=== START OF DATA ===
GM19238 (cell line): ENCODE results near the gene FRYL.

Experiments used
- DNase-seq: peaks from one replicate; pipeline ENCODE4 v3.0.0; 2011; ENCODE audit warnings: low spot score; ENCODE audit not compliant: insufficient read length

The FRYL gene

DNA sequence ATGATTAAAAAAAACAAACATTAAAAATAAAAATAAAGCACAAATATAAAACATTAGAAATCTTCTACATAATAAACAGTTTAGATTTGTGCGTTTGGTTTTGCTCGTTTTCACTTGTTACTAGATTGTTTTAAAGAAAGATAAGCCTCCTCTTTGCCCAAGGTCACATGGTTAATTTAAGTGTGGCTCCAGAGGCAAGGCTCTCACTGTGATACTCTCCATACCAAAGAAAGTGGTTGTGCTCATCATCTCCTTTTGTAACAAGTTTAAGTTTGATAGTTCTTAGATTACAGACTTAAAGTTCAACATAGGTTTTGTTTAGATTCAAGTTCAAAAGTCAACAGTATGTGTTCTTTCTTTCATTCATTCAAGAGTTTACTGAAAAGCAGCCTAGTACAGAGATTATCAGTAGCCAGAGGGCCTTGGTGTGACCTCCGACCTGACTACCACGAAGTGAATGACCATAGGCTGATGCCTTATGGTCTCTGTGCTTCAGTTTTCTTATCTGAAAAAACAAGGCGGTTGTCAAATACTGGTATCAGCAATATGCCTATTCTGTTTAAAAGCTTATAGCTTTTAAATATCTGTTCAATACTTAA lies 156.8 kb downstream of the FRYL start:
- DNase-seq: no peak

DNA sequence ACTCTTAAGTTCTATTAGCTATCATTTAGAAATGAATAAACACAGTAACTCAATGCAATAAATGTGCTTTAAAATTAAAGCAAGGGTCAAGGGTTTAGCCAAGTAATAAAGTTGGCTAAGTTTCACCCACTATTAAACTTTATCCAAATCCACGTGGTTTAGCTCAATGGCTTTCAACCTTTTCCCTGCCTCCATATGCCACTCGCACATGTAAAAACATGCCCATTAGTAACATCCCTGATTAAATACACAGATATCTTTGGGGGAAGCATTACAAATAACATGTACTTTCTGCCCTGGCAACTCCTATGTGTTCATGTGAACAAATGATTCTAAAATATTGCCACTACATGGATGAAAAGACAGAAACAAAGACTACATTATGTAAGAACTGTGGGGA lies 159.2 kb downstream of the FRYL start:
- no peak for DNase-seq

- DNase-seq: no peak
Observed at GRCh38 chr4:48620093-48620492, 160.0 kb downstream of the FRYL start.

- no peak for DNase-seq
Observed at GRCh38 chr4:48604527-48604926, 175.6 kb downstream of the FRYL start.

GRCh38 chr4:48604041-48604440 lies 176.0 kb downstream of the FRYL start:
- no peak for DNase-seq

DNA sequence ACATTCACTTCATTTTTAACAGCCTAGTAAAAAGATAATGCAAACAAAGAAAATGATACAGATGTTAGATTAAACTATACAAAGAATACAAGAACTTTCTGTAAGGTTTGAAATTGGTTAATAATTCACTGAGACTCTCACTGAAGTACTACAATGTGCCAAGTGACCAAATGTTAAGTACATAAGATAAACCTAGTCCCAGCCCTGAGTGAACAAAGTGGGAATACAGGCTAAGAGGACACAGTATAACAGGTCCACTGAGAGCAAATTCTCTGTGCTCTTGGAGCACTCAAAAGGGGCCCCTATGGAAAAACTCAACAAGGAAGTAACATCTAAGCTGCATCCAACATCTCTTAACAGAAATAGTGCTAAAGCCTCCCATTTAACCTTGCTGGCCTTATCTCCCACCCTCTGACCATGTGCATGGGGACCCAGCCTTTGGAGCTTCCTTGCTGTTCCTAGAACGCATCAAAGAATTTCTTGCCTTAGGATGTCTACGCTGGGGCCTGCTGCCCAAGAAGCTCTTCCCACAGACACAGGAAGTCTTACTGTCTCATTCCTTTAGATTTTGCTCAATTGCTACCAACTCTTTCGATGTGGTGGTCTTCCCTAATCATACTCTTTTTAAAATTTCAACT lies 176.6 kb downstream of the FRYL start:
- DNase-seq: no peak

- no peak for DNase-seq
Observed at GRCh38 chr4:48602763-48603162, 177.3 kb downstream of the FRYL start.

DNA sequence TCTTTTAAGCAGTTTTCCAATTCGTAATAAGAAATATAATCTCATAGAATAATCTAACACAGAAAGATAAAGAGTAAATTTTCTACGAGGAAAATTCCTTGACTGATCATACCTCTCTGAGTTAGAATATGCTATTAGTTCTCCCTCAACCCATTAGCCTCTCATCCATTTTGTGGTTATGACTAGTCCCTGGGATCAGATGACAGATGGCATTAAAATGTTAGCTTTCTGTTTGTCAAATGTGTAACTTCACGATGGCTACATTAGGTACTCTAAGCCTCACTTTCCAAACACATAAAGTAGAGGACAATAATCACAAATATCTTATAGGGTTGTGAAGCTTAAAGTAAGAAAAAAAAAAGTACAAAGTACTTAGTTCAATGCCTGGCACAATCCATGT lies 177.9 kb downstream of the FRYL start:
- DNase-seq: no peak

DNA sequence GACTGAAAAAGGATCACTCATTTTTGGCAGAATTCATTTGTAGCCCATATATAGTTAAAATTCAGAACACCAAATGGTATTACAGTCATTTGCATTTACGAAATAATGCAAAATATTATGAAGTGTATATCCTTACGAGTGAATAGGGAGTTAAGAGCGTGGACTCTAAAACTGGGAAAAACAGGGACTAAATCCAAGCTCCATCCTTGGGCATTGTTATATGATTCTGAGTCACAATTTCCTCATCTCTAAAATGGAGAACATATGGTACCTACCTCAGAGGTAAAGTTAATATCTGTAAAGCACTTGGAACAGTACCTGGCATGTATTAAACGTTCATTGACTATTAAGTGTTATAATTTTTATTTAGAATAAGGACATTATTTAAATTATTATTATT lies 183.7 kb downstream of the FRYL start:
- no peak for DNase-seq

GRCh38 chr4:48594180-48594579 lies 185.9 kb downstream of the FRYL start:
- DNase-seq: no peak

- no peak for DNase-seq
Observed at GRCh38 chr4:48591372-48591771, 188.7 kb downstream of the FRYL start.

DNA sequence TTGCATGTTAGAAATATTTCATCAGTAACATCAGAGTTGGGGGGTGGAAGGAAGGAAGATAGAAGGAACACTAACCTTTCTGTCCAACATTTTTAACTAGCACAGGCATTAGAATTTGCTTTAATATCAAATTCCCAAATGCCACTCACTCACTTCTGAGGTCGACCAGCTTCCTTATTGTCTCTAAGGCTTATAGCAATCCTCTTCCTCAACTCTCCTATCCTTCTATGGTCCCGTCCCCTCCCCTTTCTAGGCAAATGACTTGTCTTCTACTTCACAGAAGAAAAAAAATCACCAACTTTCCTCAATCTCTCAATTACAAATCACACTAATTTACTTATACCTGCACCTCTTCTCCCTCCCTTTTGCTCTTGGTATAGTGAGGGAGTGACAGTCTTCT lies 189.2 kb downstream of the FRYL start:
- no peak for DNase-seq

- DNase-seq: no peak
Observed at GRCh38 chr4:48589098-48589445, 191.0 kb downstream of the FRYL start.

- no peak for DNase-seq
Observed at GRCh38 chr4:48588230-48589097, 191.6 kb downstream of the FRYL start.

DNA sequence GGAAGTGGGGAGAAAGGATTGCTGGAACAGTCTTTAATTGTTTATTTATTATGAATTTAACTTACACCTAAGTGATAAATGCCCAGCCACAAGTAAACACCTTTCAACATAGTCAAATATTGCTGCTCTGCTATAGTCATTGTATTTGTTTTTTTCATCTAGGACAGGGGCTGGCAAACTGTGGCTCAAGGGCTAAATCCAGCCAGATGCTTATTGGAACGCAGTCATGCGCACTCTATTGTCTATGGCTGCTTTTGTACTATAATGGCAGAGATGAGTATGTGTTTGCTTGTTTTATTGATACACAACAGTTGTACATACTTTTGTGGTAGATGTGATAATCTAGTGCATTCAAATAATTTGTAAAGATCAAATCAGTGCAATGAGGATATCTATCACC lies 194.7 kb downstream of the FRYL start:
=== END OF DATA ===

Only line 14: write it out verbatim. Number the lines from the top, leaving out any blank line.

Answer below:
- no peak for DNase-seq